Practical Proverbial, from Mark, 20 January 2016

Now the Passover and the Festival of Unleavened Bread were only two days away, and the chief priests and the teachers of the law were scheming to arrest Jesus secretly and kill him. “But not during the festival,” they said, “or the people may riot.” Mark 14, verses 1-2.

These verses further entrench my disgust for all things political. That’s anachronistic because I follow politics.   The silly season of American politics in which we find ourselves now has always fascinated me.   I enjoy history; I love to read about it and see places where big events happened.   Like it or not, most of those events are memorable because there were political activities or overtones involved in them.   These days especially, it’s important that we, as citizens and voters, keep up on the views of those who seek to govern us.   Not just anyone can or should be president, or in any elected office actually.

Yet fascination and civic duty not withstanding, more often than not I find myself disgusted by the politics that are played out in our lives.   So many decisions, so many actions, are dictated by the whims of the politics of those who have been put in charge.   Politics were the biggest reason why I “divorced the Air Force” and got out at 11 years active.   I was disgusted that nearly every decision I made, as a junior NCO, was politicized by (who I perceived to be) a great many unqualified people around me.   In the space of just a few years, my part of the service went from being agile and able to having to seek approval for nearly every action we took from numerous uninvolved parties in the non-combat chain of command.   Politics.

At work we play politics, gauging what we should and shouldn’t say so as to not offend the most people on our team.   In church we structure the leadership around politically elected officers who, to be honest, can sometimes be as partisan or ineffective as any member of Congress. Ever been to a family reunion?   Ever held your tongue at the dinner table or listened to a cousin, uncle or parent rant on about something in pop culture?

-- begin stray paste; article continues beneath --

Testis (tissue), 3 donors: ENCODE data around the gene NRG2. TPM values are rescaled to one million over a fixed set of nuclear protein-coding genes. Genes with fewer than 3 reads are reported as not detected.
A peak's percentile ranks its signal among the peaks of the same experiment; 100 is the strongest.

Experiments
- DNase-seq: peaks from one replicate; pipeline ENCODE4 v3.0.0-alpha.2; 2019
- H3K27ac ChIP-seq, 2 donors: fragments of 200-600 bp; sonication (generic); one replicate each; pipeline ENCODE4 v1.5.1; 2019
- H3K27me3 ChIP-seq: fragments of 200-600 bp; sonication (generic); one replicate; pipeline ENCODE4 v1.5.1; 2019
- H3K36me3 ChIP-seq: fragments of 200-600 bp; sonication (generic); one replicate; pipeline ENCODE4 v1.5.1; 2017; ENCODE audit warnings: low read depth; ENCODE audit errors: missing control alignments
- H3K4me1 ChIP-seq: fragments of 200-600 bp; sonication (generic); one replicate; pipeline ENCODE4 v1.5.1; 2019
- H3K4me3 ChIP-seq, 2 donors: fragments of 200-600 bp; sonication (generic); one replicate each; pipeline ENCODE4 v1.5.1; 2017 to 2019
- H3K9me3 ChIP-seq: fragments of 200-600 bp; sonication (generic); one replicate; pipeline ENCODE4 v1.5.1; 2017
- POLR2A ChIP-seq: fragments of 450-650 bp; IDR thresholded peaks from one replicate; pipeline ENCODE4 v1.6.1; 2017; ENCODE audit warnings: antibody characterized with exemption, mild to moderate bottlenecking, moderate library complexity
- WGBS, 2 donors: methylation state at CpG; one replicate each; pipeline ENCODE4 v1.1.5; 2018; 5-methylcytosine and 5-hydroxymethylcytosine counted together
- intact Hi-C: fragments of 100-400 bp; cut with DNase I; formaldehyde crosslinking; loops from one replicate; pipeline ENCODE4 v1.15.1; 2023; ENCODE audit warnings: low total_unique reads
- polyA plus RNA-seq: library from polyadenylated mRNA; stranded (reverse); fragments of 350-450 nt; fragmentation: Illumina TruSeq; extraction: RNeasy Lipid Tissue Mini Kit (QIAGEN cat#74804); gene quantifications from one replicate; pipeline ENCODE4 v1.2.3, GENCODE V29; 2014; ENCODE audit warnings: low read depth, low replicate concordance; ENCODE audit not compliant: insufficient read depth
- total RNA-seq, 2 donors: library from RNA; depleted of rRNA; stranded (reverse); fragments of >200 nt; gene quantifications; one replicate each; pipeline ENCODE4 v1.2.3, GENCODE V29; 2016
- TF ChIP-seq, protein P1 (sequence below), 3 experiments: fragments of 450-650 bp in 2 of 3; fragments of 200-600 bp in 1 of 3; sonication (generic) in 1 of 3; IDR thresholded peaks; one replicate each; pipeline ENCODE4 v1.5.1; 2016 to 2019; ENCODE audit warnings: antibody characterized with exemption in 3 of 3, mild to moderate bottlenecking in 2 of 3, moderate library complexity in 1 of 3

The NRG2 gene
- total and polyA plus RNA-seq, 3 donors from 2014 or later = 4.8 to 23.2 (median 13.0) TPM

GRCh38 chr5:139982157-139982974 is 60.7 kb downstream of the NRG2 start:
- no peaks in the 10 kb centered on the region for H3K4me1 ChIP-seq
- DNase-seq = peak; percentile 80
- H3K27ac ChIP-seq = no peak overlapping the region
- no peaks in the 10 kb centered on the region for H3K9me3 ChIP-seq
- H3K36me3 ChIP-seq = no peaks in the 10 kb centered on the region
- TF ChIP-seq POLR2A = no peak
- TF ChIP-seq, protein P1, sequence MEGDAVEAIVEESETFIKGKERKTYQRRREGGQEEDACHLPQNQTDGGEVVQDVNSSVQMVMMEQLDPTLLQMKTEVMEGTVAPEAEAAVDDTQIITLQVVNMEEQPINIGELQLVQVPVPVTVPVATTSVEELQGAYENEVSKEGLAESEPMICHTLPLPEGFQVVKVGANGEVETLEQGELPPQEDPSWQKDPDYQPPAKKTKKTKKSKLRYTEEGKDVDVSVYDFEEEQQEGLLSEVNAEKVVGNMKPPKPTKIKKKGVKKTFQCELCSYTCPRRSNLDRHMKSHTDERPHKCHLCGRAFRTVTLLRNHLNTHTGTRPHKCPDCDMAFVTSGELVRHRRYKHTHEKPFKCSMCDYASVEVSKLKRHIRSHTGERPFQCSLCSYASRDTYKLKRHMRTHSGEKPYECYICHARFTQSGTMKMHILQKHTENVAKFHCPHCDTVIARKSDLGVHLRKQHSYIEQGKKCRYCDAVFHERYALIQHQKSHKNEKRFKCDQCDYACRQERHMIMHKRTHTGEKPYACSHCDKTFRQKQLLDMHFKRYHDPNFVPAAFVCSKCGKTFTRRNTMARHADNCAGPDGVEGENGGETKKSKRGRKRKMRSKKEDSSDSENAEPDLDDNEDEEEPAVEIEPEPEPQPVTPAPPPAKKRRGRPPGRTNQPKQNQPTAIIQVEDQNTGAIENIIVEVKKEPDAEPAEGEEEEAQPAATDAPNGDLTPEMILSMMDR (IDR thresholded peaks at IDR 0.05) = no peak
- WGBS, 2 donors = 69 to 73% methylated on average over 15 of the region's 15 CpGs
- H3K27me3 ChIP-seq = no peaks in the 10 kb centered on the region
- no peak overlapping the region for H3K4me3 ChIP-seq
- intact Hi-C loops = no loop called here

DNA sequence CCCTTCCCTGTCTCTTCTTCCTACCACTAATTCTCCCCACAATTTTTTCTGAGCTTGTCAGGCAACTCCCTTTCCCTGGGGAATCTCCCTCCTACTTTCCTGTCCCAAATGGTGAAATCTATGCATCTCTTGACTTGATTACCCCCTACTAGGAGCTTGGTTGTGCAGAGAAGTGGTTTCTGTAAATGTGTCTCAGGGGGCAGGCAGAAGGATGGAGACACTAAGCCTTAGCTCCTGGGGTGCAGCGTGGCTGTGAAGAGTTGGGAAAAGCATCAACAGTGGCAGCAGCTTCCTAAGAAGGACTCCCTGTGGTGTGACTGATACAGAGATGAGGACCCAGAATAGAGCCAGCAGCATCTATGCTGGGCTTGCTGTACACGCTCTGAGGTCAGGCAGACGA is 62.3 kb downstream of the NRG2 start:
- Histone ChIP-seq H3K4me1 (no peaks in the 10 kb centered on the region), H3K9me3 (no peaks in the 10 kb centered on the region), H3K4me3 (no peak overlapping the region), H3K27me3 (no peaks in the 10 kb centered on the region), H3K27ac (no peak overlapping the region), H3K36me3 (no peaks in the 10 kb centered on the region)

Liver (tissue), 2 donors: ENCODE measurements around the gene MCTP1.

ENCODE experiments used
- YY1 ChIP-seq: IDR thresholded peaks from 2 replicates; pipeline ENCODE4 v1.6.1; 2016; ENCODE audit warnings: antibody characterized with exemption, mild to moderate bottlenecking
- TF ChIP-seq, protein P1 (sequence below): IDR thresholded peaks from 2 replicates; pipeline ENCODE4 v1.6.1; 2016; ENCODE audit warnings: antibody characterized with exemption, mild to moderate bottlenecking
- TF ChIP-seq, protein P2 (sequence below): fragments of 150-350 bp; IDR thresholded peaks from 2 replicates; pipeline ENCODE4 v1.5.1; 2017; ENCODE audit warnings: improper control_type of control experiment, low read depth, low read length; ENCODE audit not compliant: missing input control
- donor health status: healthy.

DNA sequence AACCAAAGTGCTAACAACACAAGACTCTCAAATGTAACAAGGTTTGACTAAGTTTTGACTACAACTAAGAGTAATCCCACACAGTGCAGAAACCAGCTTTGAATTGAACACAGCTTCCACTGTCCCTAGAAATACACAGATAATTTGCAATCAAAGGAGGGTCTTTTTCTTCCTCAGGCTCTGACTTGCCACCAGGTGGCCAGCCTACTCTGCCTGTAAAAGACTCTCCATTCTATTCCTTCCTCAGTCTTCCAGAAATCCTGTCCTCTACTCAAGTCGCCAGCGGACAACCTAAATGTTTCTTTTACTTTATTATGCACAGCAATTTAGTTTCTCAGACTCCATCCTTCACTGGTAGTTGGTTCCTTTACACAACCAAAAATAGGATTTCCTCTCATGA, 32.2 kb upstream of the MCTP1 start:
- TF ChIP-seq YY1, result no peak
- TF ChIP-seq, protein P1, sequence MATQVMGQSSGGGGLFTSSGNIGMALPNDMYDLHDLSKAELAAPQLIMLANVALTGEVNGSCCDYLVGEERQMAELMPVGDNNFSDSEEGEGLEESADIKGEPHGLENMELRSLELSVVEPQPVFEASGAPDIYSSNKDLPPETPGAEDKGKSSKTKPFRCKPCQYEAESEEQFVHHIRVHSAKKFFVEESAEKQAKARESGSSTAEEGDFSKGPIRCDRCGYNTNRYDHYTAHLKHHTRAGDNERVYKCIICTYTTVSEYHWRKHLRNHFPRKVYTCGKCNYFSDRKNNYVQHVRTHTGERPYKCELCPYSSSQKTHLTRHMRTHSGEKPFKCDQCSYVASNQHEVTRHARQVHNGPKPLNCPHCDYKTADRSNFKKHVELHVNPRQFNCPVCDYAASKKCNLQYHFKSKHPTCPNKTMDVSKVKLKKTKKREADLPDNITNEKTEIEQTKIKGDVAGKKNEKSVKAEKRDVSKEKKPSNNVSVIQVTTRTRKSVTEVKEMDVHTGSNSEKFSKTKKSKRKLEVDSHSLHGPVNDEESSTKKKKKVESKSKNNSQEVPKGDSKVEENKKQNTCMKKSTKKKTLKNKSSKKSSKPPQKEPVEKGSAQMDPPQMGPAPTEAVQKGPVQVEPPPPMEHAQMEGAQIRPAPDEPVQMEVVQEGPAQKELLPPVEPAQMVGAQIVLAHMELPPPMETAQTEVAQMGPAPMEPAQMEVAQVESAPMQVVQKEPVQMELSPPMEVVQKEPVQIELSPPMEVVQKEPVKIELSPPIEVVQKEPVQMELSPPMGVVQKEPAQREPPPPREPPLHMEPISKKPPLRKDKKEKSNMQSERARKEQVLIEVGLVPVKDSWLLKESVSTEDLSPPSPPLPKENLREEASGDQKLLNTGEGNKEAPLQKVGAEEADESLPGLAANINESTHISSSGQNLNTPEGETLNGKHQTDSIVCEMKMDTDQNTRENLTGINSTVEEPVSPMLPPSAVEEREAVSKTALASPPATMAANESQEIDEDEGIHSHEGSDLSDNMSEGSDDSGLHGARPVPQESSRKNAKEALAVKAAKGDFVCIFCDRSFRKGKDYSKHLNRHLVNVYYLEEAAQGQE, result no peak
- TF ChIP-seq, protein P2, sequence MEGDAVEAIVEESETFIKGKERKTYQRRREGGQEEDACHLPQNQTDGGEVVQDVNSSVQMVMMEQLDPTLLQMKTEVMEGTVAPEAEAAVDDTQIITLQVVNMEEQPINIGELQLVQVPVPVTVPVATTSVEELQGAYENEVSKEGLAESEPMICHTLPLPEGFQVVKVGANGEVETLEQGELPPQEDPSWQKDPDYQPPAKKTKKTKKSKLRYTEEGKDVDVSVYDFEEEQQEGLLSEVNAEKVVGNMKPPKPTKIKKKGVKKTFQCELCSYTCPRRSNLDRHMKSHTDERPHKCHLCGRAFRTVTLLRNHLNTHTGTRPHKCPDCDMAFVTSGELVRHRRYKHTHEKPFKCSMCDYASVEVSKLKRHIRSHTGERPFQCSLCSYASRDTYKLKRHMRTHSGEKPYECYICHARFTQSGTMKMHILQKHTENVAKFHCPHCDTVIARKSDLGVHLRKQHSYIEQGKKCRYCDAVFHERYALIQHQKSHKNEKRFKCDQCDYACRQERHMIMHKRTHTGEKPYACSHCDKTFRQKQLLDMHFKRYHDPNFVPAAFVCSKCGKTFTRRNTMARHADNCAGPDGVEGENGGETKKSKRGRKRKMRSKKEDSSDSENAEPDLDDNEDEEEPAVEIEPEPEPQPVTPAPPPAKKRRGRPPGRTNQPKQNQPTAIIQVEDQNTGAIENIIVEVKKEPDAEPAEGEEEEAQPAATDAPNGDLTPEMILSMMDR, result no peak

Politics:   they’re through and through in our lives and they disgust a great many folks.   Today’s verses that talk about what the Jewish chief priests and elders said and did only reinforce that disgust.  If you think about it, the priests and elders did what they did for politics.   It was to hold on to their power, to preserve their political and ecclesiastical power in Jerusalem. They didn’t want to rock the boat; they didn’t want things to change unless it meant change in their favor and this itinerant rabbi from Galilee threatened a very different kind of change.   He had to be stopped.

But the priests were afraid of what the general population would do if said population found out about the politics that the ruling class was playing. There could be rioting or violence.   More likely, there would be a loss of tithing and income at the Temple. No matter what could happen, it would mean a threat to the status quo and the power base of those in charge.

All because of politics. The Son of Man was murdered because of disgusting petty power politics.

Lord I pray that you forgive me when I fail You, when I put the politics of this world above Your mission.

Read Mark 14, verses 1-11.


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